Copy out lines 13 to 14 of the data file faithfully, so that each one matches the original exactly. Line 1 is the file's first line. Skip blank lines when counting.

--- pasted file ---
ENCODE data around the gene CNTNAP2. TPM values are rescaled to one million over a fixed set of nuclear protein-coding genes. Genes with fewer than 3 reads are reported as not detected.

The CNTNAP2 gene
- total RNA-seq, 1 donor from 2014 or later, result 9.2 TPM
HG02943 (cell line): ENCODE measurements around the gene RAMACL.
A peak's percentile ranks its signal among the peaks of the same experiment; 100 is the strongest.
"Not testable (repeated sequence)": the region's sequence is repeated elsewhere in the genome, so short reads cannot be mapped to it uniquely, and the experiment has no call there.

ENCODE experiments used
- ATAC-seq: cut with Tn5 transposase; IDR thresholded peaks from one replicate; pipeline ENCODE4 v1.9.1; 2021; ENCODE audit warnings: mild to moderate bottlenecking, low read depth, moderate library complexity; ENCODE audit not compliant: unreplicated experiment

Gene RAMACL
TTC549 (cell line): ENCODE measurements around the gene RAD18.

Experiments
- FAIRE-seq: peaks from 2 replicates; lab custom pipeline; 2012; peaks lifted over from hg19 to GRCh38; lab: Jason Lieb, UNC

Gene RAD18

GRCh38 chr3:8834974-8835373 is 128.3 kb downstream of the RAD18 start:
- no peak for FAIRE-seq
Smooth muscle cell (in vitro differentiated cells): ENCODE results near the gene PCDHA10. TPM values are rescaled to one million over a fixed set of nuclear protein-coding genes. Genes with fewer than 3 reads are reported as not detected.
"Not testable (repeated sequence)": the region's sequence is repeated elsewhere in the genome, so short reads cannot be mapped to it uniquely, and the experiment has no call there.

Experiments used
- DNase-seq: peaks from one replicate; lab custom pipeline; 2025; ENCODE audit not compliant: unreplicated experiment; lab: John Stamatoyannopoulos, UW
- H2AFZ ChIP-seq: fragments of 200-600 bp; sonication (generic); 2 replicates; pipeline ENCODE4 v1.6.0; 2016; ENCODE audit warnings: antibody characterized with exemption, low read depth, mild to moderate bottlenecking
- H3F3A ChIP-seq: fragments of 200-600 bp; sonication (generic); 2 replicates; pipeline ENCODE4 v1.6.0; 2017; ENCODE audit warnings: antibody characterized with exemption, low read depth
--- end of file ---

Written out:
Gene RAD18

GRCh38 chr3:8834974-8835373 is 128.3 kb downstream of the RAD18 start: